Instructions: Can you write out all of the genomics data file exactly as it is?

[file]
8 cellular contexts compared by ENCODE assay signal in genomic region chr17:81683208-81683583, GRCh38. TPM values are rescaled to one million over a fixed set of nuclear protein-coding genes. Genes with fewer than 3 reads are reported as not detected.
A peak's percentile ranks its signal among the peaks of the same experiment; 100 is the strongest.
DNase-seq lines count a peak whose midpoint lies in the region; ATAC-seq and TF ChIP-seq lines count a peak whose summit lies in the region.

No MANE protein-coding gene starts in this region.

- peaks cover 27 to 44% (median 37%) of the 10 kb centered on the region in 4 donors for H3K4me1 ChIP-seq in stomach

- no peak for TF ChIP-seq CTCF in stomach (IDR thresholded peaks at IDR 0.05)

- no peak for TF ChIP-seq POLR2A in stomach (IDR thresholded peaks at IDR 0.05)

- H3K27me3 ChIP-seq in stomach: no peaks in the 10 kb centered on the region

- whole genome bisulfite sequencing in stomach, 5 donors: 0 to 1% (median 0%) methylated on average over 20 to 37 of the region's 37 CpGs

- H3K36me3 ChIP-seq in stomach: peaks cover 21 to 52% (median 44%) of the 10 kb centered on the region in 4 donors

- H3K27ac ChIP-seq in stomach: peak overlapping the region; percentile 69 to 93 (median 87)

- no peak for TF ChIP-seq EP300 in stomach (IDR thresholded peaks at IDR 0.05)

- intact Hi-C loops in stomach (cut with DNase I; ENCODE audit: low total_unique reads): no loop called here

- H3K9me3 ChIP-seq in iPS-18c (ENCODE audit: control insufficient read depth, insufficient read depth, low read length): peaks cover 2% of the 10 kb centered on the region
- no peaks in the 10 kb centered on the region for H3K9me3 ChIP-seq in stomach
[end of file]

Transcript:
8 cellular contexts compared by ENCODE assay signal in genomic region chr17:81683208-81683583, GRCh38. TPM values are rescaled to one million over a fixed set of nuclear protein-coding genes. Genes with fewer than 3 reads are reported as not detected.
A peak's percentile ranks its signal among the peaks of the same experiment; 100 is the strongest.
DNase-seq lines count a peak whose midpoint lies in the region; ATAC-seq and TF ChIP-seq lines count a peak whose summit lies in the region.

No MANE protein-coding gene starts in this region.

- peaks cover 27 to 44% (median 37%) of the 10 kb centered on the region in 4 donors for H3K4me1 ChIP-seq in stomach

- no peak for TF ChIP-seq CTCF in stomach (IDR thresholded peaks at IDR 0.05)

- no peak for TF ChIP-seq POLR2A in stomach (IDR thresholded peaks at IDR 0.05)

- H3K27me3 ChIP-seq in stomach: no peaks in the 10 kb centered on the region

- whole genome bisulfite sequencing in stomach, 5 donors: 0 to 1% (median 0%) methylated on average over 20 to 37 of the region's 37 CpGs

- H3K36me3 ChIP-seq in stomach: peaks cover 21 to 52% (median 44%) of the 10 kb centered on the region in 4 donors

- H3K27ac ChIP-seq in stomach: peak overlapping the region; percentile 69 to 93 (median 87)

- no peak for TF ChIP-seq EP300 in stomach (IDR thresholded peaks at IDR 0.05)

- intact Hi-C loops in stomach (cut with DNase I; ENCODE audit: low total_unique reads): no loop called here

- H3K9me3 ChIP-seq in iPS-18c (ENCODE audit: control insufficient read depth, insufficient read depth, low read length): peaks cover 2% of the 10 kb centered on the region
- no peaks in the 10 kb centered on the region for H3K9me3 ChIP-seq in stomach